Three taverns operate in Black Hammock Town, as follows:

  • The Blue Heron is an upscale establishment run by an Elf (4) named Gable. He will on occasion see parishioners from The Egg in his establishment - and the selection he offers is finer, more expensive, than the mean. Gable can cast Light, Shield, Detect Invisible, and Web.
    The Blue Heron is located in the Governance District.
  • The Pony's Porter is a low-brow establishment: selling basic (and arguably watered down) wares at prices affordable to the working class of the North Gate neighborhoods. It is a decent respite for adventurers and mercenaries not looking for trouble and is owned by a female Magic User (2) named Rothtrude. She tends not to come out, instead deferring most operations to her staff, allowing her more time to her studies. Rothtrude tends to know Hold Portal and Ventriloquism, but carries with her a scroll of Sleep.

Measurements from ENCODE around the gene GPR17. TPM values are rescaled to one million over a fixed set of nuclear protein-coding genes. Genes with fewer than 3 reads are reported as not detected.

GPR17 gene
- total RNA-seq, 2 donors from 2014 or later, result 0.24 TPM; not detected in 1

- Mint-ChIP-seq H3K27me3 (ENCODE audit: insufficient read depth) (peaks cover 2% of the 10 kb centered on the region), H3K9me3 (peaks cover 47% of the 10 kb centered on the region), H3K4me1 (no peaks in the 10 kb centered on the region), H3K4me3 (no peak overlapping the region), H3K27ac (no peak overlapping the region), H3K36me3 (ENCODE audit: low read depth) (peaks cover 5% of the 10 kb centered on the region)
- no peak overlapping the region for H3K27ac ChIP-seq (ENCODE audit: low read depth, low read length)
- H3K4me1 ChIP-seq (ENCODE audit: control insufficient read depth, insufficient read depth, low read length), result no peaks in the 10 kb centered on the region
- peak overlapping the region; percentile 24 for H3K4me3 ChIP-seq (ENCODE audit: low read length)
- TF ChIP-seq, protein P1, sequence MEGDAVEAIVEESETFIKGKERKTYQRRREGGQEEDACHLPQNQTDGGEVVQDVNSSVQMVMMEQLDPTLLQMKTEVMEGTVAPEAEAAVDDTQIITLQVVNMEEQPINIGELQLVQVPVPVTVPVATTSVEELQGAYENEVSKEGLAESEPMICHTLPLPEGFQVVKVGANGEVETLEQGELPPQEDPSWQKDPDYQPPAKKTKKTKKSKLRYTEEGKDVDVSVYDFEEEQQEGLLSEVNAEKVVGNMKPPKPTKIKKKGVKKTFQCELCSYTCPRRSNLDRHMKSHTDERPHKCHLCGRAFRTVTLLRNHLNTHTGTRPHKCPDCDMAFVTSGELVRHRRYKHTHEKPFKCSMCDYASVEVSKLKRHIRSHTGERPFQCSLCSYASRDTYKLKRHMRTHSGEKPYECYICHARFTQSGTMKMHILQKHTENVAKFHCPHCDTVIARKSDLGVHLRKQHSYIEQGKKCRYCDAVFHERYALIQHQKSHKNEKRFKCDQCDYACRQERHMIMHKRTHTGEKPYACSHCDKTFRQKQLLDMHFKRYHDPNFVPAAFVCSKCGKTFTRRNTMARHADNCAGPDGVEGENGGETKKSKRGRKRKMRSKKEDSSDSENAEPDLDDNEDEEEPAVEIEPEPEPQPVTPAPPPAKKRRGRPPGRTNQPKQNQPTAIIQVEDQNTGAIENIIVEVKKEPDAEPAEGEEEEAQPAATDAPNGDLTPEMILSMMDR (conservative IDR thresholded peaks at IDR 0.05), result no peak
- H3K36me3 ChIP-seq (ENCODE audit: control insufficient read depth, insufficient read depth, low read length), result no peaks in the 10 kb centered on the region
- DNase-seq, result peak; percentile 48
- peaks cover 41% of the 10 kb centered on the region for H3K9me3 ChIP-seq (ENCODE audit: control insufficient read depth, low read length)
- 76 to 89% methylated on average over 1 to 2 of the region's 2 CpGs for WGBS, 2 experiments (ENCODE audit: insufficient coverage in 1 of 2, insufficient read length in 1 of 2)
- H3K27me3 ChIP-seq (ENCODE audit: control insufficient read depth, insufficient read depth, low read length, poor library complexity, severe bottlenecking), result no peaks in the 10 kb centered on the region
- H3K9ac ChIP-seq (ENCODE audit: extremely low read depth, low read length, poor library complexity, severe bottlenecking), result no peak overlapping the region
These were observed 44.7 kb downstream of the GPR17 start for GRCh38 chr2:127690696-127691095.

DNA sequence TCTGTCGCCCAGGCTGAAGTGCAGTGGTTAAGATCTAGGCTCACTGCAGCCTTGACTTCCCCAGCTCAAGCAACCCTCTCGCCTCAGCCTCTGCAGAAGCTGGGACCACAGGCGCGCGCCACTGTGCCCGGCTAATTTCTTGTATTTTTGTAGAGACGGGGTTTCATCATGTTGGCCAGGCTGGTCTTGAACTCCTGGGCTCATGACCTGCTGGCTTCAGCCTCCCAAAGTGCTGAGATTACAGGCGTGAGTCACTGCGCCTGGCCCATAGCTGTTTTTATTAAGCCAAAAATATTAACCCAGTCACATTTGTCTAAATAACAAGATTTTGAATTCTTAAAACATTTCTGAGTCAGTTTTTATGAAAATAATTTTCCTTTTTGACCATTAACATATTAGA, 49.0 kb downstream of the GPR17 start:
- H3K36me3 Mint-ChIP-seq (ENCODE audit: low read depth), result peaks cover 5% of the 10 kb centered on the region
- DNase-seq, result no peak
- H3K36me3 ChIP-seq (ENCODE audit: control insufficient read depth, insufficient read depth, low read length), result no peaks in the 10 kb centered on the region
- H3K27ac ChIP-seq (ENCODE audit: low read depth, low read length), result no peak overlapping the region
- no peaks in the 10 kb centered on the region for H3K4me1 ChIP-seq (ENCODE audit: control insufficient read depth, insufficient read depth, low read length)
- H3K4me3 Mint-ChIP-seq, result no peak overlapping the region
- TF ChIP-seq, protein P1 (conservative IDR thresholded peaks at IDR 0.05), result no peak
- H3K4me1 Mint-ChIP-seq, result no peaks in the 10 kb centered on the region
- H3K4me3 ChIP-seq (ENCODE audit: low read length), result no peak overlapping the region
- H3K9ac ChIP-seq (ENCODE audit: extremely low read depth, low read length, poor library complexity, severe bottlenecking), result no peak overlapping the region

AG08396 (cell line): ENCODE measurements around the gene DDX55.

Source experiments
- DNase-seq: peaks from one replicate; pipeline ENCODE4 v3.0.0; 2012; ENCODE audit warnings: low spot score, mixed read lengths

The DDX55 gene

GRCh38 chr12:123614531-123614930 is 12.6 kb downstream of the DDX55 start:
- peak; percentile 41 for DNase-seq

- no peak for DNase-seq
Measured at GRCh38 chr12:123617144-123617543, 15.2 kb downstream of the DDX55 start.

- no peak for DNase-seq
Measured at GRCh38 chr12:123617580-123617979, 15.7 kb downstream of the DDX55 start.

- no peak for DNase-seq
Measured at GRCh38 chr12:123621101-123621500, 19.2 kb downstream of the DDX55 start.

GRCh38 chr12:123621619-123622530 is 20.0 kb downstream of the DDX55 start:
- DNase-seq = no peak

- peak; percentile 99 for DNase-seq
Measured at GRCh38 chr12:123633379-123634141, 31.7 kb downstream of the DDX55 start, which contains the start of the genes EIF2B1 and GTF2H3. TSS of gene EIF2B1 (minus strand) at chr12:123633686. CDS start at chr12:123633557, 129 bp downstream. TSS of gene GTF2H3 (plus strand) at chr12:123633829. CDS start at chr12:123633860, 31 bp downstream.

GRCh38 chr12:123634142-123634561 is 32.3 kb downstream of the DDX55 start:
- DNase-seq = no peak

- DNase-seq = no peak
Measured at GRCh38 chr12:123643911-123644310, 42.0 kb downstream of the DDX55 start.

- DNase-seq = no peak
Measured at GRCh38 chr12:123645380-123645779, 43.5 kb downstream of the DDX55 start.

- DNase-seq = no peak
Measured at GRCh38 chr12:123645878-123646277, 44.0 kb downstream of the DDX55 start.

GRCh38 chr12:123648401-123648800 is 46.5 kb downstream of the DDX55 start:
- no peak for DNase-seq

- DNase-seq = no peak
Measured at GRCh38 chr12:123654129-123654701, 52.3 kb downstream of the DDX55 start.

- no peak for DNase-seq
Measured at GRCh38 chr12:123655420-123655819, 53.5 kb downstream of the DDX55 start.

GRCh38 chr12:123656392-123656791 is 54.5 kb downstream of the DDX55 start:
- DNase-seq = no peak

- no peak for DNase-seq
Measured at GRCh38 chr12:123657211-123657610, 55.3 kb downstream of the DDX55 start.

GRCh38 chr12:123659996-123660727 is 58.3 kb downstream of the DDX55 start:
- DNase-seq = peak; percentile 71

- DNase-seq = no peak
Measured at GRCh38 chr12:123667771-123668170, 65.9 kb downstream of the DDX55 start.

The Pony's Porter is found on the northern edge of the North Wharf.
    A character drinking at the Pony's Porter must Save vs Poison or, on the following day, suffer an acute hangover that day, imposing a -1 penalty on all d20 rolls.
  • The Black Eye, named in the honor of its pugilist proprietor, a Fighting Man (3) named Froi, operates out of a mobile cart - moving to a new locale roughly twice a week. Froi is a former seaman and fond of both a fight and a bottle: of which he has a wide, changing variety available.
    The Black Eye can be found on the Far Bank.

Characters seeking laborers - such as treasure-haulers or torch-bearers - can typically find them hanging out in the Market District or Trappers' Market: 18 in total, typically, split between the two locations. Characters seeking men at arms can typically find them - around 8 on a given day looking for work - commonly congregating at the South Gate.

Dramatis Personae

Stunned; Herbert Cole